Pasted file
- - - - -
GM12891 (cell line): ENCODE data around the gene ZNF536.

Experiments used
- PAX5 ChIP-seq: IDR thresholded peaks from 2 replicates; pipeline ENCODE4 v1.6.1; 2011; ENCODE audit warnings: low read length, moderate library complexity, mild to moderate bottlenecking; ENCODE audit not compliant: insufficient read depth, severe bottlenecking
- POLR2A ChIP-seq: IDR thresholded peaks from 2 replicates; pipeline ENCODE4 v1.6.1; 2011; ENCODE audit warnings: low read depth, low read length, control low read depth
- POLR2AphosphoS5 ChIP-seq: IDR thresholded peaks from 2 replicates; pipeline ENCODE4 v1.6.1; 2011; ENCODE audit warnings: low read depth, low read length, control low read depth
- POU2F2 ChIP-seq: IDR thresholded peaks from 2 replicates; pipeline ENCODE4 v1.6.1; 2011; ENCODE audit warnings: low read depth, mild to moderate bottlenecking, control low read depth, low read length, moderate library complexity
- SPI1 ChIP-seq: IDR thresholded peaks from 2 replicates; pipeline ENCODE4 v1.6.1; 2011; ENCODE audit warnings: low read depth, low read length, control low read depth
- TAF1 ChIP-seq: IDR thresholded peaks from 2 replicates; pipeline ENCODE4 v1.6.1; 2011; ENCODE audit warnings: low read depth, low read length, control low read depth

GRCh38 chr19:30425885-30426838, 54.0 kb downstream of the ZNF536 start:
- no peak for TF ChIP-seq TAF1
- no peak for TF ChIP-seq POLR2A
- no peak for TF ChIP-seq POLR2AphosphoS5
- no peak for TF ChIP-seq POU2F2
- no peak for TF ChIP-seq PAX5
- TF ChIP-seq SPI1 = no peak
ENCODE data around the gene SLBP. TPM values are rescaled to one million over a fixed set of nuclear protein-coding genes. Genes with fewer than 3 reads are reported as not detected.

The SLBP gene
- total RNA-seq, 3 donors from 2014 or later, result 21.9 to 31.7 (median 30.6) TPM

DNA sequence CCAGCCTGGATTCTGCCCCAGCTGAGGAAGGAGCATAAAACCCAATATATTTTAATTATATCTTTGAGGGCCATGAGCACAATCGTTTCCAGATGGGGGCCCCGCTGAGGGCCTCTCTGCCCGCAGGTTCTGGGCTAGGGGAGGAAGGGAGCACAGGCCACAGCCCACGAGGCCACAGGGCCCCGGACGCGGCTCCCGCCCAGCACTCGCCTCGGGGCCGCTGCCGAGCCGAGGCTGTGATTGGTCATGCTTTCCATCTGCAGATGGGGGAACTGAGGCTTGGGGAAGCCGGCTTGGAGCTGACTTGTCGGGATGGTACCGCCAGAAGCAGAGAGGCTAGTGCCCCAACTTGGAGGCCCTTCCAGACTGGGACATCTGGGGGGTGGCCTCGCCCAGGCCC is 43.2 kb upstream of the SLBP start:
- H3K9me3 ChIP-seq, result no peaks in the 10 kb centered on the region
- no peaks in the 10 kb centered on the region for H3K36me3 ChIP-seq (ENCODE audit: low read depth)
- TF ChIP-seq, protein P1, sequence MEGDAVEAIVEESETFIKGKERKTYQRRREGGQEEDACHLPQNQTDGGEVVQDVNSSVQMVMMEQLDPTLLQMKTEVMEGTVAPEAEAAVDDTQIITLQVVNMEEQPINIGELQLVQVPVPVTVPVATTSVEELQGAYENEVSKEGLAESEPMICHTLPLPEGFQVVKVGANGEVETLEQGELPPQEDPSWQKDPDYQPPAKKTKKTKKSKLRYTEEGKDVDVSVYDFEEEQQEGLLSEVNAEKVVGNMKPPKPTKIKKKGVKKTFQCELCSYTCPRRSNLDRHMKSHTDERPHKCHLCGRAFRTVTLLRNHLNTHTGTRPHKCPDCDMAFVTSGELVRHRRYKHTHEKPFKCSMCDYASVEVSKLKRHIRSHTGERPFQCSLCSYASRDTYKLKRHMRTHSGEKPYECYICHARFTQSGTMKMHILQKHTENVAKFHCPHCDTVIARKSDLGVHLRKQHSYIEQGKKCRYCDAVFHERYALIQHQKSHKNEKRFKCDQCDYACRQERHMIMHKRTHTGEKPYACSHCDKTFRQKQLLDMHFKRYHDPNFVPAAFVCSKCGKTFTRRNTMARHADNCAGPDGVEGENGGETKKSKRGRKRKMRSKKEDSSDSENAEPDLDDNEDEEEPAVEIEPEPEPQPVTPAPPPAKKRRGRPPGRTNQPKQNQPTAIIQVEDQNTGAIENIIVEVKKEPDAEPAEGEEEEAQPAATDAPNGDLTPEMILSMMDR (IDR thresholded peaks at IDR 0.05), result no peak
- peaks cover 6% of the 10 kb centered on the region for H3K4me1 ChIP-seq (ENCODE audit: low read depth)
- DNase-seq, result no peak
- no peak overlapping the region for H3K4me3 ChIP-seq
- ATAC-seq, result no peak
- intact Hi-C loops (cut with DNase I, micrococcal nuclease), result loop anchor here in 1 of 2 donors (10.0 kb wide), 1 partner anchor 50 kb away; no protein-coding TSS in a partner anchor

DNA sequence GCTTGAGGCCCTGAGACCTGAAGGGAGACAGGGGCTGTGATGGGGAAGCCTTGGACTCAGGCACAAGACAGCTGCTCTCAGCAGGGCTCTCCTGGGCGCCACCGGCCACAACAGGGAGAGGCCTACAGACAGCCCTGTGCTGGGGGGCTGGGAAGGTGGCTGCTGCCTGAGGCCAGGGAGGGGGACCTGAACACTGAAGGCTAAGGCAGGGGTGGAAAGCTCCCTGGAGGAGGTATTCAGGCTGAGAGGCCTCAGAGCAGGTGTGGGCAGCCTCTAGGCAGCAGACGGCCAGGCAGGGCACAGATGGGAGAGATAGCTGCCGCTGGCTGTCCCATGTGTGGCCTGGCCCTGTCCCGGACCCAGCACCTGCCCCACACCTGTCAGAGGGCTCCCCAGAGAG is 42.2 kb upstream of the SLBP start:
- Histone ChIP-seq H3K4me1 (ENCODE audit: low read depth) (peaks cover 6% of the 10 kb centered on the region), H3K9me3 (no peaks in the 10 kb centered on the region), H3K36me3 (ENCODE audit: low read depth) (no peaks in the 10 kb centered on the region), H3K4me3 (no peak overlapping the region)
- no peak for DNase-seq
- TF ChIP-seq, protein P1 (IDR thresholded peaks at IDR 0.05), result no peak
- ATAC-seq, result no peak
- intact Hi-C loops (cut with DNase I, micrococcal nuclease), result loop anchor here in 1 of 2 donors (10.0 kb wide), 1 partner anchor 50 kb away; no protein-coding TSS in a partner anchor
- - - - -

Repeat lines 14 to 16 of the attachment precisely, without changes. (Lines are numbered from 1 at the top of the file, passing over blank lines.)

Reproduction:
- no peak for TF ChIP-seq PAX5
- TF ChIP-seq SPI1 = no peak
ENCODE data around the gene SLBP. TPM values are rescaled to one million over a fixed set of nuclear protein-coding genes. Genes with fewer than 3 reads are reported as not detected.